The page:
In the area of energy efficiency, the ECT’s Protocol on Energy Efficiency and Related Environmental Aspects (PEEREA) does not carry as much weight as the UNFCCC (United Nations Framework Convention on Climate Change), however it possibly provides softer legally binding commitments. [11]

One may argue that the cooperation between China and countries in Central Asia can be the bridge to China’s greater involvement in the Energy Charter Process. According to prof. Keun-Wook Paik, Senior Fellow, Oxford Institute for Energy, the dialogue between the Energy Charter and some key planners in Beijing has to be taken forward – as prof. Paik maintains, “[I] hope ECT [Energy Charter and the Secretariat] could continue the efforts [of engaging with the key planners in China] as China's exposure on the transit pipeline will be getting bigger in line with the Central Asian Gas Pipeline's development. Eventually China will see the benefit of ECT.”

At the same time, legal experts in the field point to the fact that, in order to become truly relevant for China and bring the added value in terms of the investment protection provisions, the ECT has to be modernised and adapted to the advanced international legal practices in the domain. This way, according to prof. Wenhua Shan, Dean of the Xi’an Jiaotong University School of Law (China) and State Special Advisor [12] the ECT could become beneficial for the Chinese investors operating across the ECT member-states, however this would clearly entail a lengthy negotiation process within the ECT constituency. Another question that Prof. Shan points out has to do with the perception of the current ECT constituency towards China’s potential involvement in Energy Charter’s modernisation and its role in the global energy governance.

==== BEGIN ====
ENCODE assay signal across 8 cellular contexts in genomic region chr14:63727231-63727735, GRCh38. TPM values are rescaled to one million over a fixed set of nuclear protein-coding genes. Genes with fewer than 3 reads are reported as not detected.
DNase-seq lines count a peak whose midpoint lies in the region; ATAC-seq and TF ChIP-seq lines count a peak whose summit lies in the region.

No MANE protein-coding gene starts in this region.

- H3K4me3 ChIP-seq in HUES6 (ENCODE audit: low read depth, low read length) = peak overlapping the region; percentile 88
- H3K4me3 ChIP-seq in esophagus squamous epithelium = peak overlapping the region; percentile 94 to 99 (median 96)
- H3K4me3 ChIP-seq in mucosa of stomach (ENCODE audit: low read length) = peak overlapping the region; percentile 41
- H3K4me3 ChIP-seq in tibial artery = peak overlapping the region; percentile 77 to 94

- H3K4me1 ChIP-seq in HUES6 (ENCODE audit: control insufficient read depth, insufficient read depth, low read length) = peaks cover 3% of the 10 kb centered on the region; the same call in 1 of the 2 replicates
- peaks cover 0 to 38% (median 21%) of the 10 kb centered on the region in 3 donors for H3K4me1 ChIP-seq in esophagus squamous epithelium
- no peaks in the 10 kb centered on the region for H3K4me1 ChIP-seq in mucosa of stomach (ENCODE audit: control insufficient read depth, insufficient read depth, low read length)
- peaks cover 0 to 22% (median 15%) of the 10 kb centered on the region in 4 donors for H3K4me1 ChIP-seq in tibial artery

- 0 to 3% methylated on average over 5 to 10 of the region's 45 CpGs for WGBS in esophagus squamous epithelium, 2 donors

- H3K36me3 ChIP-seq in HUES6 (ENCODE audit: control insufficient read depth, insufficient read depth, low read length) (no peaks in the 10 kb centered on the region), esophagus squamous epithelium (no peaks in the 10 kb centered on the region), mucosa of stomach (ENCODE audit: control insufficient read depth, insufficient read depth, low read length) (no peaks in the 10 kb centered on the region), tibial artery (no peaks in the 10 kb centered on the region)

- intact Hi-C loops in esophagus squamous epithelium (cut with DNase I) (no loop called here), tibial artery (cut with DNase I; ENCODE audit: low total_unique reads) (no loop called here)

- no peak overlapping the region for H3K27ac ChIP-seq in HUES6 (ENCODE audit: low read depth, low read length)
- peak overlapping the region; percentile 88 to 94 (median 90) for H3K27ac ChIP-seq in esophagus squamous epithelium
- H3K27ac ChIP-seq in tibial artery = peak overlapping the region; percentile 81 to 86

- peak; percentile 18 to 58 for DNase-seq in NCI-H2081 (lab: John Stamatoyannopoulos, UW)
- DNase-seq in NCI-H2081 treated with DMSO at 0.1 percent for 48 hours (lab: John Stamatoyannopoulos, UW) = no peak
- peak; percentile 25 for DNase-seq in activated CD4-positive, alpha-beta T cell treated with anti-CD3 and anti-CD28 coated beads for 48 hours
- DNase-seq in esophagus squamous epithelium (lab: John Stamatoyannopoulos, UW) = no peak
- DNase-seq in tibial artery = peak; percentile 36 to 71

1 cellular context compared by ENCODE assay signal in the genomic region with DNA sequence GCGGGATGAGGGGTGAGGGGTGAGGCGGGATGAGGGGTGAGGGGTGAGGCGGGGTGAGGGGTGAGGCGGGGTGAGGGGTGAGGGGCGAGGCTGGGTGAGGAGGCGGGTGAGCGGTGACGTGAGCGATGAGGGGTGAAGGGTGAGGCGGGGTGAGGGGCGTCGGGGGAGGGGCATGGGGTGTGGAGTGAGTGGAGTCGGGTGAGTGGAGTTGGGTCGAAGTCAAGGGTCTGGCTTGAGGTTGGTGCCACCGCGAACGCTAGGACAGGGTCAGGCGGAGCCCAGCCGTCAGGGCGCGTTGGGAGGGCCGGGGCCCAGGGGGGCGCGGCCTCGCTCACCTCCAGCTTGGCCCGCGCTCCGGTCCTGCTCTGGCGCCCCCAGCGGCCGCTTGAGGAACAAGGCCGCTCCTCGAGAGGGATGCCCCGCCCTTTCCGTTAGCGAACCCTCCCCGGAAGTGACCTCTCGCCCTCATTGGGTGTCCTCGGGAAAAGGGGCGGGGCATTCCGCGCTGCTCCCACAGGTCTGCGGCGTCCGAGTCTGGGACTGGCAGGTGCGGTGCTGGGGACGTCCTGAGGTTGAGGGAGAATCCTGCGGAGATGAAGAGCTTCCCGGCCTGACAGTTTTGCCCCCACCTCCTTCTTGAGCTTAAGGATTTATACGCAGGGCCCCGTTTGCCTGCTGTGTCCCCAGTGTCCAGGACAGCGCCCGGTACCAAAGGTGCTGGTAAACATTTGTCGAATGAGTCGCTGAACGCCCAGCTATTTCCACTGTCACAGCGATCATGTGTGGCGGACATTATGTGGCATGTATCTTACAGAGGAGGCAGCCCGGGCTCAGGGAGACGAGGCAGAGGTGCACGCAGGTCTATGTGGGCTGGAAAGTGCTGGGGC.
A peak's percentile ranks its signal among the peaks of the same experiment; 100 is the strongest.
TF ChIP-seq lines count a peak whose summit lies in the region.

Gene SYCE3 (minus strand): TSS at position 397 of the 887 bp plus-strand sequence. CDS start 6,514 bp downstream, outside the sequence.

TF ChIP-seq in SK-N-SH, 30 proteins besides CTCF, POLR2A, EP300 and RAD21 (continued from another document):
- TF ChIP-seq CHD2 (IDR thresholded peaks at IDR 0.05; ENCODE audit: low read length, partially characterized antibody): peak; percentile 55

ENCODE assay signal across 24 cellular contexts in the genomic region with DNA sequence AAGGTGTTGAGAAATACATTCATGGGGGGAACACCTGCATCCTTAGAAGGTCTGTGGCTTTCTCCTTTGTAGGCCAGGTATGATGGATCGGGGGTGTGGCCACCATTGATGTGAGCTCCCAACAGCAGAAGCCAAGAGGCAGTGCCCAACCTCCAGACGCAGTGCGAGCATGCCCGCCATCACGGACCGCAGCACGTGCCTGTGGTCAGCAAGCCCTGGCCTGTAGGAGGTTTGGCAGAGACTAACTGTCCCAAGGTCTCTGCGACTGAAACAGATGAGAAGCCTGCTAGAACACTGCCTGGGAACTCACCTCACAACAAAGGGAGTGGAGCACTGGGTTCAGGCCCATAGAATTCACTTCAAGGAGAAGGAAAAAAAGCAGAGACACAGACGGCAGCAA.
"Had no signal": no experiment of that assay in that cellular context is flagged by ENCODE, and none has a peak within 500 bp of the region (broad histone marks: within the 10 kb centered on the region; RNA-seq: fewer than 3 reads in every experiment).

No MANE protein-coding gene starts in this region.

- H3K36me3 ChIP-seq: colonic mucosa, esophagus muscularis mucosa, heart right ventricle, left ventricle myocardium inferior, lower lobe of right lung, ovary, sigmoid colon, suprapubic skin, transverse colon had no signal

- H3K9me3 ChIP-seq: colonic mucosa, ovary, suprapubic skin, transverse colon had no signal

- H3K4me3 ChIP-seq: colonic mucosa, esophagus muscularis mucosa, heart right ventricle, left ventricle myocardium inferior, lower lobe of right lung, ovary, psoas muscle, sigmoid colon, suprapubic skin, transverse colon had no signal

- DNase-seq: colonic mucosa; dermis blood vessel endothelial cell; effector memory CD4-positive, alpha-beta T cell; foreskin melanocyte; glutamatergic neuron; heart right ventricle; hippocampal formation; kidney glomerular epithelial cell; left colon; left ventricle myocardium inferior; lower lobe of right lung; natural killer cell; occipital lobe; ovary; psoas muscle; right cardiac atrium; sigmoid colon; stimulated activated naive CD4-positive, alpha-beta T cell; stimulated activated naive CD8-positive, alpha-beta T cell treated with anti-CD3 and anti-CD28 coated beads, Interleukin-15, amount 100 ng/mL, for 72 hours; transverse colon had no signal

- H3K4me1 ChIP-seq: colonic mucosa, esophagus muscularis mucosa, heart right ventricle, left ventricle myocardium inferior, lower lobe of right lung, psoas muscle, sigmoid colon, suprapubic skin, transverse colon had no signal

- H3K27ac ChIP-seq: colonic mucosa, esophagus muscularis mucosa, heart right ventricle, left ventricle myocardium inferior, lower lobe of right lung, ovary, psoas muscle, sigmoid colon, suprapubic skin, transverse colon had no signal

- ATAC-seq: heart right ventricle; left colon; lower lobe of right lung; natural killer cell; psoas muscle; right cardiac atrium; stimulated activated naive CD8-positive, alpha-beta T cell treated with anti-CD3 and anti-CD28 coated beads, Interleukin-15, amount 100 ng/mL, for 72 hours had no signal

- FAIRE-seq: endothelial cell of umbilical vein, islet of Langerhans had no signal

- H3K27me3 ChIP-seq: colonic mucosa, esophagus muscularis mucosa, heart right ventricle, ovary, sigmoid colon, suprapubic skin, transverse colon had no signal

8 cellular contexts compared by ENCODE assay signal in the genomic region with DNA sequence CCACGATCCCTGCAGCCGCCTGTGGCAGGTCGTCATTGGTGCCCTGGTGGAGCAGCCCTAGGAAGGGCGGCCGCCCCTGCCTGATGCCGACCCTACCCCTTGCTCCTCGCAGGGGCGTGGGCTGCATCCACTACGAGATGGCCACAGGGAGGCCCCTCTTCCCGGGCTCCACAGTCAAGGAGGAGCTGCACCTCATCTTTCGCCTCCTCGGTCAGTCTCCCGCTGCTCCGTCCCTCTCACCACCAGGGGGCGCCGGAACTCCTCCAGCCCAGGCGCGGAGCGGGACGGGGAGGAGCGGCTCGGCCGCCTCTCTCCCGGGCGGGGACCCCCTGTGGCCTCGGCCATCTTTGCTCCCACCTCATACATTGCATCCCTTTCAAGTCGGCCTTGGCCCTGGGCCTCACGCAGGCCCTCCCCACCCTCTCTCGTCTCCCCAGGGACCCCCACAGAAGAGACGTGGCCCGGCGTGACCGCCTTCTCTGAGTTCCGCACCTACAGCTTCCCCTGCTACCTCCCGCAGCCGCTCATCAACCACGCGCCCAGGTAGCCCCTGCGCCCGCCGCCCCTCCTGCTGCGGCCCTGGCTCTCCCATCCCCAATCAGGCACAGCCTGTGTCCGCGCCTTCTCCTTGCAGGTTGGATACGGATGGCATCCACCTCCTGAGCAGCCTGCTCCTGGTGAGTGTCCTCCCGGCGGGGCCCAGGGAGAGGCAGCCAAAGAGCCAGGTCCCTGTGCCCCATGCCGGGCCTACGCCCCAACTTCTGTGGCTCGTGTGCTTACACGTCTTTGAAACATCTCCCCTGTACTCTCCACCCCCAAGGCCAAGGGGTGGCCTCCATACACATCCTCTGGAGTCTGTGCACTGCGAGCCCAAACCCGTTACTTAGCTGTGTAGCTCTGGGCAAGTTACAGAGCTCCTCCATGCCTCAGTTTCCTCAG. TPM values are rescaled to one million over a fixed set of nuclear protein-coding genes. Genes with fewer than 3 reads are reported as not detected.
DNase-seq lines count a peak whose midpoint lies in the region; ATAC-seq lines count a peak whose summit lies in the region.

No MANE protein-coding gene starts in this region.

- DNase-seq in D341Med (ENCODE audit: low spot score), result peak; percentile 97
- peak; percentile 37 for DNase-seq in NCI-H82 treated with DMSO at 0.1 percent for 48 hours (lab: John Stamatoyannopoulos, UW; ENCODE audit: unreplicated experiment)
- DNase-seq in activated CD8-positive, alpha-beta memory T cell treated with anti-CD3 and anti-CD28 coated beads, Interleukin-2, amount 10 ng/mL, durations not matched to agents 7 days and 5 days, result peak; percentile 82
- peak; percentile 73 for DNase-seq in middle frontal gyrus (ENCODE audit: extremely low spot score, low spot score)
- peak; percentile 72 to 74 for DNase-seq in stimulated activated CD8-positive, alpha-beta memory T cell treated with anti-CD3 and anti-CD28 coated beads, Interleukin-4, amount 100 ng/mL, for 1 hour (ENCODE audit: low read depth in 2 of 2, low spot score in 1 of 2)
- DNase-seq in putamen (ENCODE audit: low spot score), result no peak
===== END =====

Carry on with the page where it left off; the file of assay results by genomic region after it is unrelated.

Clearly, the extent to which both the ECT members are ready to welcome the proactive role of China remains to be seen. The ‘European’ past of the International Energy Charter may hinder Chinese decisive involvement in the Charter Process, given the strong historical link between the Charter and Europe and the widespread understanding (even if it isn’t always objective) that it serves the interests of the European countries.

That being said, the signing of the International Energy Charter by China (in combination with the expansion of the Energy Charter’s constituency and the link between the Energy Charter‘s modernisation process and the One Road One Belt initiative put forward by China) does provide an extraordinary window of opportunity for cooperation between the two.